I located Joseph Fourier's book, Analytial Theory of Heat (1878), but at first glance it looks like it is all about heat. What did Fourier call the Fourier transform? When did he first use it?
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1answer
59 views

How was a material independent temperature scale created?

Temperature measurements started with the developments of thermoscopes and thermometers. They were based on the fact that liquids in general expanded significantly on change in temperature (especially ...
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1answer
99 views

Was Joseph Priestley “isolated”

Joseph Priestley is often said to have discovered Oxygen, or not due to calling it Dephlogisticated air - depending on one's preference. However, regardless of this, it is often said in popular ...
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60 views

Did the mathematician Garrett Birkhoff ever work with or mention Feynman's path integrals?

Did Garrett Birkhoff ever work with Feynman's path integral? Did he ever work in his Many-Histories interpretation? Or at least, did he mention it in any of his articles?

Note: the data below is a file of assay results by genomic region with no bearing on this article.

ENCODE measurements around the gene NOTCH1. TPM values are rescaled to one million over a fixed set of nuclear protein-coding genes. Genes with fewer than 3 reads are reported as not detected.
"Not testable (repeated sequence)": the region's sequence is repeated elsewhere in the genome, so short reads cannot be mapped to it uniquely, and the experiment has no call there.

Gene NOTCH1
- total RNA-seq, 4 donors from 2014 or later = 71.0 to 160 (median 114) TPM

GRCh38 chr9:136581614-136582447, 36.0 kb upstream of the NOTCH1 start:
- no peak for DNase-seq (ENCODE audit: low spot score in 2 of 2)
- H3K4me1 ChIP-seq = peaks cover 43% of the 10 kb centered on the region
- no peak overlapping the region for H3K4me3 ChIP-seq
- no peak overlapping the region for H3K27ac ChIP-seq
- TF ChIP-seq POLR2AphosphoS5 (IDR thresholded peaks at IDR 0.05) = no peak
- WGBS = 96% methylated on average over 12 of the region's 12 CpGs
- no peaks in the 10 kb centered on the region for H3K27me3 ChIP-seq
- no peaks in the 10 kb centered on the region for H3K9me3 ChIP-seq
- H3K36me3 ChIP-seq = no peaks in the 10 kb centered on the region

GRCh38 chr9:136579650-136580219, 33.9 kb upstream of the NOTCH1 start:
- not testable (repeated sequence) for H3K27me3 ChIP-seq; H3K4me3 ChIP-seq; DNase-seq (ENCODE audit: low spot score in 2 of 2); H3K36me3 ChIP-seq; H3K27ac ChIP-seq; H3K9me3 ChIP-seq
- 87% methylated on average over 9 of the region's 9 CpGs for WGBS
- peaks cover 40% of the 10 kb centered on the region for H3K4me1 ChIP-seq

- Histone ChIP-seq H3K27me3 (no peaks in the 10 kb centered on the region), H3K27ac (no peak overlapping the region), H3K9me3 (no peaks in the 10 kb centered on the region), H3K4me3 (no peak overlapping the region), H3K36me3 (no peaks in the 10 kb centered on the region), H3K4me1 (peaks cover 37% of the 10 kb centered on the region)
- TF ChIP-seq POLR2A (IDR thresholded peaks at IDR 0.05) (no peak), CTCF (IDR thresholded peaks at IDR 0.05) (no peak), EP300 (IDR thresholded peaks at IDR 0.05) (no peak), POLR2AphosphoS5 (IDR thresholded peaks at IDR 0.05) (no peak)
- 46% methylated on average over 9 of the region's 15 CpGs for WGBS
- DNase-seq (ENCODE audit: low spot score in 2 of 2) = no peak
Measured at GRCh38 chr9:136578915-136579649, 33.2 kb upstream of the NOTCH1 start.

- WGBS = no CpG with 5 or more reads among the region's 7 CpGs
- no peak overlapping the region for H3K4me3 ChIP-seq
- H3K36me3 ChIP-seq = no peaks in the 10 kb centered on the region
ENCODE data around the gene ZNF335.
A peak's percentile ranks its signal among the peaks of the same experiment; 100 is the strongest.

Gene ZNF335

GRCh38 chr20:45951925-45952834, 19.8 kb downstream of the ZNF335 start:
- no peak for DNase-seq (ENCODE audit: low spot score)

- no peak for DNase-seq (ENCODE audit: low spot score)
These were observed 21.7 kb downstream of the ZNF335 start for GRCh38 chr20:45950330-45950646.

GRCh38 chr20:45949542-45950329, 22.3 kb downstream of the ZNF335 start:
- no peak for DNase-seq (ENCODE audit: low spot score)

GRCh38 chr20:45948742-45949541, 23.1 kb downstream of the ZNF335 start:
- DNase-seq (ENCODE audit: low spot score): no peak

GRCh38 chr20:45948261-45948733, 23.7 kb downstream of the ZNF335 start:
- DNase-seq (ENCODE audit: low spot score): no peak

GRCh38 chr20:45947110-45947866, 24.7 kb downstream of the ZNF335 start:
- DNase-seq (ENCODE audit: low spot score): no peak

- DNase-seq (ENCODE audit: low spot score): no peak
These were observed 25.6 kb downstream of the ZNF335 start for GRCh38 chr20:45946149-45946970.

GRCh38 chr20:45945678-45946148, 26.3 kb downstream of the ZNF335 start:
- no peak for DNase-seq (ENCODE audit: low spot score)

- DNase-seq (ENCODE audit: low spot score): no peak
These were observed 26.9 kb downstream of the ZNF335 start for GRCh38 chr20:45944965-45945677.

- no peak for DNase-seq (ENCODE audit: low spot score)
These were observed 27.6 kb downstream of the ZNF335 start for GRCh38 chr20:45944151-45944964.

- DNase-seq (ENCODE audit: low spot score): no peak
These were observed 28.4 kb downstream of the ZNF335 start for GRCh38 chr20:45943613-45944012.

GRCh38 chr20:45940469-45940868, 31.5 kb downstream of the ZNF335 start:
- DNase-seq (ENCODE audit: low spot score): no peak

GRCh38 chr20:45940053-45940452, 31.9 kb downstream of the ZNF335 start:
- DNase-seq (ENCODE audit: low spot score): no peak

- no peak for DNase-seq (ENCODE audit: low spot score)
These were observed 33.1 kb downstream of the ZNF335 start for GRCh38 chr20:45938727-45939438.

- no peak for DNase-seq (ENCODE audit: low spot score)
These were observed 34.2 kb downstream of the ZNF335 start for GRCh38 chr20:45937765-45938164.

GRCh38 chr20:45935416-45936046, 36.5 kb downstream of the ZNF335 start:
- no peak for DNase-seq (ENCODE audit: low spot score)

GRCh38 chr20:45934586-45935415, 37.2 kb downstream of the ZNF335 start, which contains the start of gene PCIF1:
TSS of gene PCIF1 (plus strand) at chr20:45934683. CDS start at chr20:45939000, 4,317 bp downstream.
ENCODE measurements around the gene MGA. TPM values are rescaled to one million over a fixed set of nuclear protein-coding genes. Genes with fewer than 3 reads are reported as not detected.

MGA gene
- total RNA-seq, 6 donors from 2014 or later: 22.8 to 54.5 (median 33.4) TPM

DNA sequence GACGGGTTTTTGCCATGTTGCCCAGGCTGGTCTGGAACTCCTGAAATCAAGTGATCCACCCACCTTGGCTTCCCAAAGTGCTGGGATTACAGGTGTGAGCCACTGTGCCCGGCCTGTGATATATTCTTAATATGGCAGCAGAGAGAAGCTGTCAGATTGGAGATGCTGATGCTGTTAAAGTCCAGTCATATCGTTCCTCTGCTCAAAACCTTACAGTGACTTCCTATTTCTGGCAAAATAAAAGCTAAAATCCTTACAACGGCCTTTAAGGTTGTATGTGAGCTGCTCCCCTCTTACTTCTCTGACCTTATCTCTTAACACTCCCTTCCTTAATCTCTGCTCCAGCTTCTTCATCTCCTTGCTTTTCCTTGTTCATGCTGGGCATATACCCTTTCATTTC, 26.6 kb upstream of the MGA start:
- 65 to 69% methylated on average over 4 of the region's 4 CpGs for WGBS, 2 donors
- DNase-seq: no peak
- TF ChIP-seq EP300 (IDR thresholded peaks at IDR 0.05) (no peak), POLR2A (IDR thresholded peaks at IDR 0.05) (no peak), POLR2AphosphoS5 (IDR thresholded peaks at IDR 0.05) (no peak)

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164 views

How did Newton prove his third law of motion?

I guess it is an experimental law, so what was the experiment?
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1answer
205 views

Natura non facit saltus (nature does not make jumps), who said that?

The sentence is Latin for nature doesn't make jumps. It refers to the fact that, in most physical processes, quantities vary continuously. The principle was used by Leibniz, Kant and Darwin among ...
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48 views

Use of kT for energy of a wave?

The energy of $\frac12kT$ for each degree of freedom of a particle from statistical mechanics was derived from particles, and yet Rayleigh and Jeans just nonchalantly said let's borrow this and apply ...